So the pump required to flow the system after fill could be a small high efficiency circ like the Grundfos Alpha, if in fact you need around 3 gpm.



    With 41 feet of lift you would need to pair the Alpha with at 26-99 to add the head of the two pumps. Run both pumps until the siphon is established, then drop to only the Alpha.



    The pump is sized to the GPM required and the head. In a drainback the head changes from the fill phase to the run phase.



    These slides show how the system curve shifts during the fill and run sequence.



    hr
    Bob "hot rod" Rohr
    trainer for Caleffi NA
    Living the hydronic dream
  • Kevin_in_Denver_2
    Kevin_in_Denver_2 Member Posts: 588
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    Cast Iron pump?

    One common problem would be the use of a rose colored pump in that open system.   The symptom is a snapped shaft.

    There was an error rendering this rich post.

  • solarnut
    solarnut Member Posts: 6
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    alexander

    There are 11 24 tube collectors and 4 20 tube collectors.Sunpower from China is the brand. The manifold connections are 3/4 sweat.1 1/4 inch pipe brings the water to the roof then is manifolded  into two 1" branches and feeds 6 rows of collectors. 3 rows of 3x24 tube collectors and 3 rowns consisting of 1 2x24 and 2 of 2x20 a total of 344 tubes.

    Two things I do not understand. If the system is drainback and the height from water tank level to the highest point on the system is what it is. In this case we figure about 35 ft. how is flow ever established?

    The return is gravity and unless we over pump it to get the water back to the tank faster that gravity, there will never be "a closed loop"

    Also how can one pump drop out? What controls that? My differential control is wired so that it turns on the pumps through one ice cube relay ( to protect the control). Both pumps turn on at the same time. Will I need to intall another control to drop out the 26-99?
  • solarnut
    solarnut Member Posts: 6
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    alexander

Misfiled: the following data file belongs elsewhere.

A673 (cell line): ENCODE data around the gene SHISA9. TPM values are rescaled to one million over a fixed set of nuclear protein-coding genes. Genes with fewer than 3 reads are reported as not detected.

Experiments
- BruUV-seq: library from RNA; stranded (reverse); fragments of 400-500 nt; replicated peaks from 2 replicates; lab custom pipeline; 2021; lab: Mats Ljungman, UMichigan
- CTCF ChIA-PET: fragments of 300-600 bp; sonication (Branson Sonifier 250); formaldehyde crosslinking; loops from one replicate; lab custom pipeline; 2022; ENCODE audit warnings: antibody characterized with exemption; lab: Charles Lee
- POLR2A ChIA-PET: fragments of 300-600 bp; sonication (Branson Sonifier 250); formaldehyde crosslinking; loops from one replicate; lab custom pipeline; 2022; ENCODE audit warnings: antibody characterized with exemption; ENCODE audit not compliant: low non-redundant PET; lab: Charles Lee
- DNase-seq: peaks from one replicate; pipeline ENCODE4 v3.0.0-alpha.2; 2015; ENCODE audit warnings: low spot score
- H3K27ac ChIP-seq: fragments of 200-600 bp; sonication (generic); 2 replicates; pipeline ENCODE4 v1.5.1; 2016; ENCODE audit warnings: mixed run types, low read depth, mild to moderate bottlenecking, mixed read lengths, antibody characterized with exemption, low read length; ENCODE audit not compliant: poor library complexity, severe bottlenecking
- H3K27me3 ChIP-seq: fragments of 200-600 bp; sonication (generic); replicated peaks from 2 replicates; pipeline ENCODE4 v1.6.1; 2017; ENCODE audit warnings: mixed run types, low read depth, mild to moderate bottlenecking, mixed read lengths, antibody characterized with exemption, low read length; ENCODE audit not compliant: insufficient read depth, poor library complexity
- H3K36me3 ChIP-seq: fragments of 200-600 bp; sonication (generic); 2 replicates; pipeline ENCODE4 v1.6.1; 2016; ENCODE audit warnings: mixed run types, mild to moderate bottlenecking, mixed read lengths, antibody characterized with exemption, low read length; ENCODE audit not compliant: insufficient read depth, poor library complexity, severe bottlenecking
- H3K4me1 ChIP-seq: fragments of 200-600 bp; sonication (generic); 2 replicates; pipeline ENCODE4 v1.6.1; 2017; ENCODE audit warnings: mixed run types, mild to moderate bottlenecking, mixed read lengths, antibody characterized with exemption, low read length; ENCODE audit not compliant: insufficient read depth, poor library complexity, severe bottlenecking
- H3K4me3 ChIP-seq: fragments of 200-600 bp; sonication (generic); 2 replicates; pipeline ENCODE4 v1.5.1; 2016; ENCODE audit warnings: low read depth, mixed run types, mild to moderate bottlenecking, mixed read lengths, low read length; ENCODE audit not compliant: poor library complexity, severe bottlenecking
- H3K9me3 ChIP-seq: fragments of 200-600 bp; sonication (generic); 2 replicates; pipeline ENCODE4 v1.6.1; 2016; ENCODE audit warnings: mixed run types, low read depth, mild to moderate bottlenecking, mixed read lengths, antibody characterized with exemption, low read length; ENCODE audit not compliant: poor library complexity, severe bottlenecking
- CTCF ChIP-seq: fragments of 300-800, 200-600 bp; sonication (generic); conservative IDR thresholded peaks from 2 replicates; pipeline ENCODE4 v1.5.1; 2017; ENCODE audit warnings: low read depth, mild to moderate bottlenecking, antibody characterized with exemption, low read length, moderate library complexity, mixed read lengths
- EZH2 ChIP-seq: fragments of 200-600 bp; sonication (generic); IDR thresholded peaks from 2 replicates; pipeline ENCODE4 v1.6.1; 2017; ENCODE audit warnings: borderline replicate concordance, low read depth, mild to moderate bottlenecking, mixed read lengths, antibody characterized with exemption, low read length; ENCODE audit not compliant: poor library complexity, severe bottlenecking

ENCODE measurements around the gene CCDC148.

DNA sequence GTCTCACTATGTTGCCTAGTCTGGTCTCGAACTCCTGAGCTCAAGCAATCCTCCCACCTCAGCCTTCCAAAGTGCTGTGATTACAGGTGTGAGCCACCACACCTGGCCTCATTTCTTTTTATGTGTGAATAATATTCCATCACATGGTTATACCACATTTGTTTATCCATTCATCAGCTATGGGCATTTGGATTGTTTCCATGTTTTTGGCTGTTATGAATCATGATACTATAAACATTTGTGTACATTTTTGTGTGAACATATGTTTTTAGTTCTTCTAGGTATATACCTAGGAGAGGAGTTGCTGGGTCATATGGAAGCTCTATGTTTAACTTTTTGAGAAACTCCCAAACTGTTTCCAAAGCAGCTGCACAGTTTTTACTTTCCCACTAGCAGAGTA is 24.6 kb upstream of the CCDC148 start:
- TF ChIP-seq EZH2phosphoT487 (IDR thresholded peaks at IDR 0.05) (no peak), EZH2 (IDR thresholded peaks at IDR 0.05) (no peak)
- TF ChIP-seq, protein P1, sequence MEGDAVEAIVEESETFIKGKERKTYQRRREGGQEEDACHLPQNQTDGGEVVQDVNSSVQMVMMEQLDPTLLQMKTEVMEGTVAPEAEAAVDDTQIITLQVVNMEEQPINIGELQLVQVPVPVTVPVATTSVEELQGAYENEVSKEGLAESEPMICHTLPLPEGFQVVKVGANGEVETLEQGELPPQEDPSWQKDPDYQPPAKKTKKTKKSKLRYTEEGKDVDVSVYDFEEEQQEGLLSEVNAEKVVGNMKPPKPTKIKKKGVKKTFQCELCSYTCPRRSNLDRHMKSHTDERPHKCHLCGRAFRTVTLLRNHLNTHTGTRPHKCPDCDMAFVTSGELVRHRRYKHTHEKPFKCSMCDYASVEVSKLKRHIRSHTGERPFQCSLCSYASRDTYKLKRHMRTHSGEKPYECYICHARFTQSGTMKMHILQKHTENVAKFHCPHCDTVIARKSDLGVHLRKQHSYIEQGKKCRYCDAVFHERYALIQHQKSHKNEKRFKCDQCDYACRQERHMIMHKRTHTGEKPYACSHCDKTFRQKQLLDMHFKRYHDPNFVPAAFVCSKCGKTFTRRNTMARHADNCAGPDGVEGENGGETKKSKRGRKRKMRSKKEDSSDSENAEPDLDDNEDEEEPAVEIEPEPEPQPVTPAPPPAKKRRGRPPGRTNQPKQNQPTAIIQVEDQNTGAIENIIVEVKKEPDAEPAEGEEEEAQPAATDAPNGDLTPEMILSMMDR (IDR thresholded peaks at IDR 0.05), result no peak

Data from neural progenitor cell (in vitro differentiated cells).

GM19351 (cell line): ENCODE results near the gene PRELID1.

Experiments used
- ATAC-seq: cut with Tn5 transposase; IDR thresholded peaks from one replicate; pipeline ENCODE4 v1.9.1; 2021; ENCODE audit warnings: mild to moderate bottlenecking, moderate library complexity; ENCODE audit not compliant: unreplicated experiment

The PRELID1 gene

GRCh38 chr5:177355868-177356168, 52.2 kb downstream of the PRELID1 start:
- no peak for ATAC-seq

open system = oxygen = bronze pump
  • Fortunat
    Fortunat Member Posts: 103
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    pumps

    You are right, if you need 35 feet of lift, then the pump combination in Rod 's example is not sufficient. You need a pump which exceeds 35 ft of head at very low flow to start the system.



    Once the collectors are full and the fluid starts back down the return pipe a siphon is established and the falling fluid effectively 'pulls' up the rising fluid on the supply side, so at this point the system is essentially a closed loop and at that point you can shut off the big pump and just use the low wattage circulator to keep the fluid circulating



    ~Fortunat

    www.revisionenergy.com
  • hot_rod
    hot_rod Member Posts: 22,254
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    DB systems

    I could not find any info on that brans at the SRCC site. Perhaps listed under the manufacturers name from China? You need to know the flow they require of reccomend to properly size the pump(s).



    Most of the newer style solar controllers have a drainback function. it gives you the choice of dual pumps, with one dropping off after the siphon is established. Or one pump sized to cover the lift which then runs on a variable speed function based on the collector to tank deltaT. It's possible a single pump like a Grundfos 15-100 could work for you with variable speed. the variable speed does save energy as the power drops as the speed decreases. Or an ECM pump if you can configure the control to vary the speed.



    A DB system can be an open loop, closed loop, or closed loop pressurized. i prefer the pressurized as it eliminates pressure issues, flashing to steam, and related noise and loss of siphon. Putting pressure on the system assures you don't break up the water column at the hottest, and lowest pressure point in the system, the top of the collector.



    Of course all the component need to be pressure rated in that type of system.



    The pipe needs to be sized to assure at least 2 feet per second velocity to move the air bubble back to the tank. Over or undersizing the return piping will cause problems.



    So to help with pump sizing you need to know how many GPM the collectors need, and the exact distance from the water level to the top of the highest header.



    hr
    Bob "hot rod" Rohr
    trainer for Caleffi NA
    Living the hydronic dream